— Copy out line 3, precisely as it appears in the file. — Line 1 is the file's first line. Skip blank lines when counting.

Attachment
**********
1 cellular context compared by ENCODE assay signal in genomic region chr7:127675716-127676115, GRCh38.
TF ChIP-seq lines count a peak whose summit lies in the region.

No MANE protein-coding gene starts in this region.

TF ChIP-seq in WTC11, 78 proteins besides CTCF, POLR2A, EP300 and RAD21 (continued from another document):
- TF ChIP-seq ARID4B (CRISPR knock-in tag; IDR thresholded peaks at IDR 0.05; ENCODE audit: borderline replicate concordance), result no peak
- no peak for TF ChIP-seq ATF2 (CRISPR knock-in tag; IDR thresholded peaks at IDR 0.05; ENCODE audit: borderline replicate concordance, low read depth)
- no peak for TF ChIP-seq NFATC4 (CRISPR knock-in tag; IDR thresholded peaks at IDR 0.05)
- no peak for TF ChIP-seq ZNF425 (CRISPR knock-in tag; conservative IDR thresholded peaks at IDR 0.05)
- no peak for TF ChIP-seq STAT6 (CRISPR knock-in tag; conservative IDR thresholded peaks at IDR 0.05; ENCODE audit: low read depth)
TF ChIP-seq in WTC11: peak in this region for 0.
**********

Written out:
No MANE protein-coding gene starts in this region.